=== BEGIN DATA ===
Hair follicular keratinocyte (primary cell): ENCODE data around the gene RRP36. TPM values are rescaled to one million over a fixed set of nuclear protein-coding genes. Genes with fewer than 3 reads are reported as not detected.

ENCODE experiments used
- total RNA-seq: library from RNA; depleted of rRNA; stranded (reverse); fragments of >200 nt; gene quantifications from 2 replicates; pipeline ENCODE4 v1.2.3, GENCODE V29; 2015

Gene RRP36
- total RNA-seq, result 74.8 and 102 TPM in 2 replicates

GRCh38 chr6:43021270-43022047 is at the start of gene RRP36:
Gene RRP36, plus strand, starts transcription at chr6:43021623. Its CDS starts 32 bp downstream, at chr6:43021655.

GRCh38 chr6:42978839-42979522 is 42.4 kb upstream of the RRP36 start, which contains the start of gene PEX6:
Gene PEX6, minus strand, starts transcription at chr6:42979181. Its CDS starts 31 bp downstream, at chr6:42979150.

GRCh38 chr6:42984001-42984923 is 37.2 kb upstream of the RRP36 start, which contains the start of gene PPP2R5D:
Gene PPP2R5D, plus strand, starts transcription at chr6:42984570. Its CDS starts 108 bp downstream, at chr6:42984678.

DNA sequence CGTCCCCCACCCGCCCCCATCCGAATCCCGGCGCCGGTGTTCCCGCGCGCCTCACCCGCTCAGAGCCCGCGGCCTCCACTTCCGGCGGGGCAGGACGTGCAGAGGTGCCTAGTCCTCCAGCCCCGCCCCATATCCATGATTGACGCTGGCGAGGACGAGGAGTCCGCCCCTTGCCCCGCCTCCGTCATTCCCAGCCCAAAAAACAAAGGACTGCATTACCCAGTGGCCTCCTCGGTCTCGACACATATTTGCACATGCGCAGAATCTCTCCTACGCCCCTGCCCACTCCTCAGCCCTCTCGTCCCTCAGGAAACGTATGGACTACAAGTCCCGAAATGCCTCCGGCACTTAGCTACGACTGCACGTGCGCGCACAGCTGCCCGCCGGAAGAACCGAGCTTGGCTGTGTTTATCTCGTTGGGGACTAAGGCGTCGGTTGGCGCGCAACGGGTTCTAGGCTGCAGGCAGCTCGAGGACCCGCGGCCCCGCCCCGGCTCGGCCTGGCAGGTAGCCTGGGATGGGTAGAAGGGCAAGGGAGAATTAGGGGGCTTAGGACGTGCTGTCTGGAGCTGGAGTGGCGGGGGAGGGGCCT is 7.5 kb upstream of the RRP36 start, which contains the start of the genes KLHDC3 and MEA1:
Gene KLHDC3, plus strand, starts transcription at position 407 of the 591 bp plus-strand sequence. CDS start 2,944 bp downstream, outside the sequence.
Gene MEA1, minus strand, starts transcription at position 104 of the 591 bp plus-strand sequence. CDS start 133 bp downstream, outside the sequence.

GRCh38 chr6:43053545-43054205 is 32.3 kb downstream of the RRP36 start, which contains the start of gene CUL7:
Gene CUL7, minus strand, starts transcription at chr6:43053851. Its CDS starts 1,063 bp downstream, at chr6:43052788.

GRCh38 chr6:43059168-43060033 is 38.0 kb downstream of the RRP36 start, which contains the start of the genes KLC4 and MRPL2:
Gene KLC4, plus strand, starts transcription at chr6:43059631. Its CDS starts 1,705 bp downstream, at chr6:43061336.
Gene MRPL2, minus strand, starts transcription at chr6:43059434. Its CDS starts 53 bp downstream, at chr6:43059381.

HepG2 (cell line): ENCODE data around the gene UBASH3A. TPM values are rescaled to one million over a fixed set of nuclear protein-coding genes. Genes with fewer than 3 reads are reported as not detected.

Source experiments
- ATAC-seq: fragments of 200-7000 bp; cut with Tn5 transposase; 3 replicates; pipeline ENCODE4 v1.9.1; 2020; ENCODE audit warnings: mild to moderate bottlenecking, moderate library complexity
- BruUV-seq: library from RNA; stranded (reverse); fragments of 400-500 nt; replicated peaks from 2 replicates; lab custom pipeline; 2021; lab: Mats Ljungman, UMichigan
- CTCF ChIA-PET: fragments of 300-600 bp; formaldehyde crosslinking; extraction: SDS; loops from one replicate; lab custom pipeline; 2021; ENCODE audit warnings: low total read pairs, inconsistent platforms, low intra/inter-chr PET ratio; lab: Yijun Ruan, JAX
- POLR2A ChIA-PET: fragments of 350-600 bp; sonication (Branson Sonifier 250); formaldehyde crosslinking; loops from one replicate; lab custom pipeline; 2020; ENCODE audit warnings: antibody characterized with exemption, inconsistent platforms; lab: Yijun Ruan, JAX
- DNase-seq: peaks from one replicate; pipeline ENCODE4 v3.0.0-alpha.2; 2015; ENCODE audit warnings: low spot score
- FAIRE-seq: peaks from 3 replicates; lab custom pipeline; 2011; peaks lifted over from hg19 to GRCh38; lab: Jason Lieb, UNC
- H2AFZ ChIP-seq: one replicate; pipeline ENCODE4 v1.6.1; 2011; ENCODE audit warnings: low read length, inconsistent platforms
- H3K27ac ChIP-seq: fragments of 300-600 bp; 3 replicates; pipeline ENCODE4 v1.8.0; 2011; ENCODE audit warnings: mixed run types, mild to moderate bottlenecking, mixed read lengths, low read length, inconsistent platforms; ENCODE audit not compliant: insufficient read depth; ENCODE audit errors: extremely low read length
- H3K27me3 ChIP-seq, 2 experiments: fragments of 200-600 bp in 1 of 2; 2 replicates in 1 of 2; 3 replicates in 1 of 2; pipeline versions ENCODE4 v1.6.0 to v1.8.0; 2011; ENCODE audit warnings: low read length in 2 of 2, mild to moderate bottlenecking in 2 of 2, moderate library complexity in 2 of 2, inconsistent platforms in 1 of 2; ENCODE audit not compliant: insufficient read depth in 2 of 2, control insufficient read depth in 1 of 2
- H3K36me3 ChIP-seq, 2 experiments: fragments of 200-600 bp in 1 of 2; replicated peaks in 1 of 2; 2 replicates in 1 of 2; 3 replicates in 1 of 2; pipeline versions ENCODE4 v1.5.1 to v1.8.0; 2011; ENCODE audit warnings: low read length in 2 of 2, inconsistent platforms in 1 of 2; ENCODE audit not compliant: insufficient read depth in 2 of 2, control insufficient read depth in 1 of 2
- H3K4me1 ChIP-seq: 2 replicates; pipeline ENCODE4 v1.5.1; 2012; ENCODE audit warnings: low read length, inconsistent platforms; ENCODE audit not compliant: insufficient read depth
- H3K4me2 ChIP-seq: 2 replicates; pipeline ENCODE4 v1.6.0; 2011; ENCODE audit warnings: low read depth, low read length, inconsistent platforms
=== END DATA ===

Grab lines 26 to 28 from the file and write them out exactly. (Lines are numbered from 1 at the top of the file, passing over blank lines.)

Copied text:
- DNase-seq: peaks from one replicate; pipeline ENCODE4 v3.0.0-alpha.2; 2015; ENCODE audit warnings: low spot score
- FAIRE-seq: peaks from 3 replicates; lab custom pipeline; 2011; peaks lifted over from hg19 to GRCh38; lab: Jason Lieb, UNC
- H2AFZ ChIP-seq: one replicate; pipeline ENCODE4 v1.6.1; 2011; ENCODE audit warnings: low read length, inconsistent platforms